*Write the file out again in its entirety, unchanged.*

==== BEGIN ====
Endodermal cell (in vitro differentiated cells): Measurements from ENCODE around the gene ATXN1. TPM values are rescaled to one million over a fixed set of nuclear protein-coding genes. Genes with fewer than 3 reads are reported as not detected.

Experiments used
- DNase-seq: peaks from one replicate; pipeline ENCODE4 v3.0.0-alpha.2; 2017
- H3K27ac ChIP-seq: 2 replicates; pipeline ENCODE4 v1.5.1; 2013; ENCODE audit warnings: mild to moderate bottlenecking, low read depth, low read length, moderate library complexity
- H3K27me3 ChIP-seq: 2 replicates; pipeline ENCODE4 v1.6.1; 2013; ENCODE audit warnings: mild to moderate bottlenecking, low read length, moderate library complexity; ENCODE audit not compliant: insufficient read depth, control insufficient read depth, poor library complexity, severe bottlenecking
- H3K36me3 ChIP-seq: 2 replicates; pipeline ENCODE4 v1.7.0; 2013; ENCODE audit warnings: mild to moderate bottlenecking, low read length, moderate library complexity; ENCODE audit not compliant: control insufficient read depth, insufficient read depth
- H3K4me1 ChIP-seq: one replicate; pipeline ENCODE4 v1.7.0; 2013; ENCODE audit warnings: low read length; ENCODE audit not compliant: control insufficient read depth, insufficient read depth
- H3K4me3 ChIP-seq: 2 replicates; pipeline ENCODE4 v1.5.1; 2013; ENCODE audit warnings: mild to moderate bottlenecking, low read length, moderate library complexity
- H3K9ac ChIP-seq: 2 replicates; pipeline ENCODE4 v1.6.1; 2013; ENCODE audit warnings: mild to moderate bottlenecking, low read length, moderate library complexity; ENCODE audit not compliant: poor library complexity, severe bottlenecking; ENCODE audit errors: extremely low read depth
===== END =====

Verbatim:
Endodermal cell (in vitro differentiated cells): Measurements from ENCODE around the gene ATXN1. TPM values are rescaled to one million over a fixed set of nuclear protein-coding genes. Genes with fewer than 3 reads are reported as not detected.

Experiments used
- DNase-seq: peaks from one replicate; pipeline ENCODE4 v3.0.0-alpha.2; 2017
- H3K27ac ChIP-seq: 2 replicates; pipeline ENCODE4 v1.5.1; 2013; ENCODE audit warnings: mild to moderate bottlenecking, low read depth, low read length, moderate library complexity
- H3K27me3 ChIP-seq: 2 replicates; pipeline ENCODE4 v1.6.1; 2013; ENCODE audit warnings: mild to moderate bottlenecking, low read length, moderate library complexity; ENCODE audit not compliant: insufficient read depth, control insufficient read depth, poor library complexity, severe bottlenecking
- H3K36me3 ChIP-seq: 2 replicates; pipeline ENCODE4 v1.7.0; 2013; ENCODE audit warnings: mild to moderate bottlenecking, low read length, moderate library complexity; ENCODE audit not compliant: control insufficient read depth, insufficient read depth
- H3K4me1 ChIP-seq: one replicate; pipeline ENCODE4 v1.7.0; 2013; ENCODE audit warnings: low read length; ENCODE audit not compliant: control insufficient read depth, insufficient read depth
- H3K4me3 ChIP-seq: 2 replicates; pipeline ENCODE4 v1.5.1; 2013; ENCODE audit warnings: mild to moderate bottlenecking, low read length, moderate library complexity
- H3K9ac ChIP-seq: 2 replicates; pipeline ENCODE4 v1.6.1; 2013; ENCODE audit warnings: mild to moderate bottlenecking, low read length, moderate library complexity; ENCODE audit not compliant: poor library complexity, severe bottlenecking; ENCODE audit errors: extremely low read depth